Sunday, April 4, 2010

Decision Time Rapidly Approaching

The current adminstration is out of control.  They recently passed health care provisions that nobody wanted but they shoved it down our throats anyway.  Now they are about to pass environmental regualtions that they have no control over but will make you pay for the privilege of exhaling that which you just breathed into your lungs for free.  No, you won't find this one shoved down your throat but you will have a sore butt from them shoving it where the sun don't shine! 
Below we have yet another story filled with scare-mongering rhetoric regarding global warming; none of which is true, i.e. "greenhouse gas emissions that are increasing ocean acidity at an alarming rate."  This is all garbage.  The primary purpose of any environmental regualtion is to increase revenue and facilitate the takeover of the United States by the United Nations.  It has nothing to do with the environment...nothing, nothing, nothing! ~ Norman E. Hooben

EPA May Use Clean Water Act to Regulate Greenhouse Gas Emissions

Sunday April 4, 2010
If some businesses and politicians, plus the usual Greek chorus of climate skeptics and conservative pundits, are up in arms about the Environmental Protection Agency's plan to use the Clean Air Act to regulate greenhouse gas emissions (and the U.S. Supreme Court decision that authorized the agency to do so), they're likely to be livid about a new move the EPA is considering: using the Clean Water Act to control greenhouse gas emissions that are increasing ocean acidity at an alarming rate.
But with climate legislation stalled in Congress, the Obama administration is exploring other options to reduce greenhouse gas emissions that contribute to global warming, accelerate climate change, and cause other problems such as increasing ocean acidification.
Since the beginning of the Industrial Age, the ocean's acidity has increased about 30 percent. Today, the world's oceans are absorbing 22 million tons of carbon dioxide every day. Scientists are worried that increasing acid levels in the oceans could disrupt the complex and delicate marine food chain.

According to Richard Feely, an oceanographer with the National Oceanic and Atmospheric Administration in Seattle, ocean acidity today is higher than it has been at any time in the past 20 million years. Citing scientific evidence, Feely said previous high acid levels in the world's oceans have caused mass extinctions of marine plants and animals--damage that it can take nature 2 million to 10 million years to repair.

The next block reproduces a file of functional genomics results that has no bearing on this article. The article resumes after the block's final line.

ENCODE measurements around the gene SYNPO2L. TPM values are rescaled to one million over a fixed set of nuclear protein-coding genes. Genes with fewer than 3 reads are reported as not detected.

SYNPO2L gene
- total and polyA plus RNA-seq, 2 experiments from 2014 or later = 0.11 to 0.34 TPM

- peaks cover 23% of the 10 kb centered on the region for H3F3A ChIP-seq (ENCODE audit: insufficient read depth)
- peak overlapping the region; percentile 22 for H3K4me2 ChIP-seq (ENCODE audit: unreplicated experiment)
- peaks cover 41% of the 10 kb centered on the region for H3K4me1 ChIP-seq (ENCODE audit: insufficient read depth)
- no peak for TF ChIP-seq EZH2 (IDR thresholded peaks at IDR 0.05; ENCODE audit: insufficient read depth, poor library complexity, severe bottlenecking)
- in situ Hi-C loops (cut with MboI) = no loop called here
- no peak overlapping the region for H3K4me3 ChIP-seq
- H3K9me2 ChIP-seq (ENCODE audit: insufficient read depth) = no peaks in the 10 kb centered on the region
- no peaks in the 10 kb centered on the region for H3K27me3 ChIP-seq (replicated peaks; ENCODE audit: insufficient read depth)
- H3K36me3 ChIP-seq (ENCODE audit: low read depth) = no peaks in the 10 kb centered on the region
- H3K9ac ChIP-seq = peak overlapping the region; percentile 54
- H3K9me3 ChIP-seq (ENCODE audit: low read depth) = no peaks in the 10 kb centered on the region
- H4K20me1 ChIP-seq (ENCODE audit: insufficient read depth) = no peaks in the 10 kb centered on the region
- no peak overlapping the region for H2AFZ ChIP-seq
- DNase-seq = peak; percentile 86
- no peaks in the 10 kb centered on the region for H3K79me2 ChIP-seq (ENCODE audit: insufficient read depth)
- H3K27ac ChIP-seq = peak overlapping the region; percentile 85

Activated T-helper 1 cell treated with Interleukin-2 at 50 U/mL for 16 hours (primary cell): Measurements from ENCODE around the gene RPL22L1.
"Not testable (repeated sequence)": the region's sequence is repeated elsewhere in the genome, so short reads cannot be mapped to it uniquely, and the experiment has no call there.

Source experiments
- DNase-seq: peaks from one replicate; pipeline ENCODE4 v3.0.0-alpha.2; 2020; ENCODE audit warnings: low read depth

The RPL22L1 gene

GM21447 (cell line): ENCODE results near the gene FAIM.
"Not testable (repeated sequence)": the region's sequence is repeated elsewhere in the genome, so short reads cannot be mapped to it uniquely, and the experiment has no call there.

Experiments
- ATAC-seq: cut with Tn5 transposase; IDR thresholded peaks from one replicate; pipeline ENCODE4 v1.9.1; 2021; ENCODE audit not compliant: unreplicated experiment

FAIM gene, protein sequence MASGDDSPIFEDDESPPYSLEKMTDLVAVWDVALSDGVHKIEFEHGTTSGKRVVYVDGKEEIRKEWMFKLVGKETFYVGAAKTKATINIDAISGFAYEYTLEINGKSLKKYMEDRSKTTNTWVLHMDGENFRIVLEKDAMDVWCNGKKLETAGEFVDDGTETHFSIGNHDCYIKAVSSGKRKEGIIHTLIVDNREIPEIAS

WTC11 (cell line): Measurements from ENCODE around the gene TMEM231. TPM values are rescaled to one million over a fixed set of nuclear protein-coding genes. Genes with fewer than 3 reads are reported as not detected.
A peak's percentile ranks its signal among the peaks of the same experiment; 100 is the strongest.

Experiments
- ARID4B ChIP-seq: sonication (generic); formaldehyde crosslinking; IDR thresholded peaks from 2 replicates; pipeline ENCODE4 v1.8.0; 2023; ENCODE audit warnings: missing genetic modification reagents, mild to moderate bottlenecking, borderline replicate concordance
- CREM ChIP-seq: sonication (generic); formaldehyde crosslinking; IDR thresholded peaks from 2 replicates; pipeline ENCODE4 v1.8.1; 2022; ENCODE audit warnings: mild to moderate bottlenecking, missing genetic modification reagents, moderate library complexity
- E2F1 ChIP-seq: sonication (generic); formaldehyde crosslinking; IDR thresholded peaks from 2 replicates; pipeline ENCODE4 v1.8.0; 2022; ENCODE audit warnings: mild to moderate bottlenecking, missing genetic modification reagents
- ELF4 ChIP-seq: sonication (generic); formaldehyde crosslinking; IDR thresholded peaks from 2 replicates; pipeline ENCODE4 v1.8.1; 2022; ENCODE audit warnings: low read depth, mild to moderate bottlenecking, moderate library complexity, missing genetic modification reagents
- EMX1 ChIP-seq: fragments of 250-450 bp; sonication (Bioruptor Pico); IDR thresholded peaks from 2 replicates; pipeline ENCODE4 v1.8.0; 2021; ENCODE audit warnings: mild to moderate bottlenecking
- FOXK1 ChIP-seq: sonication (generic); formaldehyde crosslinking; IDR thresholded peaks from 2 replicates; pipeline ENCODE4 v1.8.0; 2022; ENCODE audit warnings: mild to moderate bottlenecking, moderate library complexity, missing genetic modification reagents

"The decisions we make now, over the next 50 years, will be felt over hundreds of thousands of years," Feely said in an interview with McClatchy Newspapers.
Greenhouse gases from industrial and tailpipe emissions aren't the only culprits, of course. Ocean acidity is highest in areas where upwelling occurs. Certain types of wind cause the oceans to churn, bringing deep water to the surface. That's upwelling.
Deep ocean water is typically more acidic than shallower water, because it absorbs carbon from dead marine plants and animals as they decompose. When upwelling brings deep water to the surface, it absorbs even more carbon dioxide. By the end of the century, that deep ocean water is expected to be 150 percent more acidic than it is now.
Upwelling is particularly acute along the Pacific coast of the United States and in certain areas off the coasts of Africa, South America and Portugal.
None of this is a done deal yet. Although the Clean Water Act does consider high acidity a pollutant, which would seem to give the EPA the authority to address increasing ocean acidity, agency officials have expressed some misgivings about using the Clean Water Act for that purpose. For one thing, the acidity standard in the Clean Water Act hasn't been updated since 1976 when the legislation was written. For another, the cleanup mechanism in the Clean Water Act is intended more for single sources of pollution than for a broad strategy like reducing ocean acidity.
The EPA published a Federal Register notice in late March, kicking off a 60-day public comment period on whether the Clean Water Act could and should be used to control greenhouse gas emissions that add to ocean acidity. The agency will review and analyze the comments, and should reach a decision by sometime in November. Meanwhile, it is not at all clear which way the agency is leaning.
"This is not an easy issue. We are trying to figure out how to proceed," Suzanne Schwartz, deputy director of the EPA's Office of Wetlands, Oceans and Watersheds, told McClatchy Newspapers in an interview. "There are questions about how effective the Clean Water Act will be. Honestly, we don't know what we are going to do."

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